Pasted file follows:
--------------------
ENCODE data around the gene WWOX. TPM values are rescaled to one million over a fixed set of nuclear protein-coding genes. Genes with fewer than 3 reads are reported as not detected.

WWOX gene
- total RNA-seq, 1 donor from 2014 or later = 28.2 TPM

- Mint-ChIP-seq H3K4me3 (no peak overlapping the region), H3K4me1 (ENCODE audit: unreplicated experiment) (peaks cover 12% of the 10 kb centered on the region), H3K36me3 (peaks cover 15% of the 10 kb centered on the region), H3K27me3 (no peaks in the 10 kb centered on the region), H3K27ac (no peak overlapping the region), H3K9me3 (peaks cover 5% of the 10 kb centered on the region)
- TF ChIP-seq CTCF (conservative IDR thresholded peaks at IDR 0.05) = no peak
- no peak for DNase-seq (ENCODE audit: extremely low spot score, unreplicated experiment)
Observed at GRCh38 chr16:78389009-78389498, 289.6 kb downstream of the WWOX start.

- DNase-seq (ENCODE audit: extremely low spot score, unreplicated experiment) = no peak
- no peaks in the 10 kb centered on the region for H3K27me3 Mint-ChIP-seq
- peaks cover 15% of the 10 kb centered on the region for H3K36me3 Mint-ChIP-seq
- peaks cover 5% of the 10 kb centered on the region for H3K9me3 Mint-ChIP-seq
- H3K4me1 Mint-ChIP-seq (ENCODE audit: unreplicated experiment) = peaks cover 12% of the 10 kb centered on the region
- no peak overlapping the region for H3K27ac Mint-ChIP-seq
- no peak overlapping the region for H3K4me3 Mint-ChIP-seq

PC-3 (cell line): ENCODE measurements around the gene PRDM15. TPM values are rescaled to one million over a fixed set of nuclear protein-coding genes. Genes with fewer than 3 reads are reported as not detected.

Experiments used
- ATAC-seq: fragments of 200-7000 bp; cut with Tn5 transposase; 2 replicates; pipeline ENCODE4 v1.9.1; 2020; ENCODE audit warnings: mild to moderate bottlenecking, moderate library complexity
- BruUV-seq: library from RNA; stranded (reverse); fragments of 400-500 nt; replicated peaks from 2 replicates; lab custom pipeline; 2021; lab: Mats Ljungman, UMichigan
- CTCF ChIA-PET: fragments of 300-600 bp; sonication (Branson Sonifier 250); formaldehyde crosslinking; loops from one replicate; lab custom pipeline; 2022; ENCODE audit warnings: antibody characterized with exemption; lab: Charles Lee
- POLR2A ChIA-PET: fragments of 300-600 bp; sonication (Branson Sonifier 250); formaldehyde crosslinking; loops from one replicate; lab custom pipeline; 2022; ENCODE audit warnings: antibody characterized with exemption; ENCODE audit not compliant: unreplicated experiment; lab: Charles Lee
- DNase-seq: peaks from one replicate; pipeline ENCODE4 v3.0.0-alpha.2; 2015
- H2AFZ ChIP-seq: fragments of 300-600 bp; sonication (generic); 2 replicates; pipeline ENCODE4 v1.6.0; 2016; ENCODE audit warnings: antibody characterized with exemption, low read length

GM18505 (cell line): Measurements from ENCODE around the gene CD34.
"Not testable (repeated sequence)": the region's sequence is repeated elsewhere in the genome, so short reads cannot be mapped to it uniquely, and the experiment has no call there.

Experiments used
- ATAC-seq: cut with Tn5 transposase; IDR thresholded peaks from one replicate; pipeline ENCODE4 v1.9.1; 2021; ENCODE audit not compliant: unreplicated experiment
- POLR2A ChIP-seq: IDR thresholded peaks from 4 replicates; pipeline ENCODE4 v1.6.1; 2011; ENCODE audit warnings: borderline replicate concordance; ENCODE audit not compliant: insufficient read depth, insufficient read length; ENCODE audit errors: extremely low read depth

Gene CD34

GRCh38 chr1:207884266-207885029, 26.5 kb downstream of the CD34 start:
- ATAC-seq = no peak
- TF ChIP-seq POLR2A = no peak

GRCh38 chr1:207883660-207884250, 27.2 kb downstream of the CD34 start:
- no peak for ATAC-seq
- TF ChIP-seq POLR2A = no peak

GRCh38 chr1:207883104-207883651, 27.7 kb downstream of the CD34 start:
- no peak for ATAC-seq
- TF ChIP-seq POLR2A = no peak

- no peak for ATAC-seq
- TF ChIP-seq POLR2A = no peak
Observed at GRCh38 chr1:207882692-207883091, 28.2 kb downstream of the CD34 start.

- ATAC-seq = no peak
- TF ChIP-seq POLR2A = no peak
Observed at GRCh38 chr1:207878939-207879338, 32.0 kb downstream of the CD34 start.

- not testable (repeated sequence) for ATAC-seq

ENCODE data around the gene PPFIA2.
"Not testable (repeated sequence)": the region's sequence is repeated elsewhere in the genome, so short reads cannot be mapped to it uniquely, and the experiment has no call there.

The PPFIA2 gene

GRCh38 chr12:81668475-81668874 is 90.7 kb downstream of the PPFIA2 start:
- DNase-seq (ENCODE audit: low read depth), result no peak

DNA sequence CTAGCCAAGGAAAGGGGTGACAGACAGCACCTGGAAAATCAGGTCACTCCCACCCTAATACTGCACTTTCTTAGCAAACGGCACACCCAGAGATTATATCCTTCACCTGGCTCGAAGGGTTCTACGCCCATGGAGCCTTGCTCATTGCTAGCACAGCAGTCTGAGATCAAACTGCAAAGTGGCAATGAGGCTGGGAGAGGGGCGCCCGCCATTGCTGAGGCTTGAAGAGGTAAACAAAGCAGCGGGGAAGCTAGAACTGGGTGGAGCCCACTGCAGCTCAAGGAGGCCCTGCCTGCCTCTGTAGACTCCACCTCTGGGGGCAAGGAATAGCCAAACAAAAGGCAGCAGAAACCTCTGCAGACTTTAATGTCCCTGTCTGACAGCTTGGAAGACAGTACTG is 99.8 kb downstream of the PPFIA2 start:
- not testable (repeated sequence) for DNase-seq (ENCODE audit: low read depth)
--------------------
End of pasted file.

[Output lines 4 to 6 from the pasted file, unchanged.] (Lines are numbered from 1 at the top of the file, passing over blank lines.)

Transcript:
- Mint-ChIP-seq H3K4me3 (no peak overlapping the region), H3K4me1 (ENCODE audit: unreplicated experiment) (peaks cover 12% of the 10 kb centered on the region), H3K36me3 (peaks cover 15% of the 10 kb centered on the region), H3K27me3 (no peaks in the 10 kb centered on the region), H3K27ac (no peak overlapping the region), H3K9me3 (peaks cover 5% of the 10 kb centered on the region)
- TF ChIP-seq CTCF (conservative IDR thresholded peaks at IDR 0.05) = no peak
- no peak for DNase-seq (ENCODE audit: extremely low spot score, unreplicated experiment)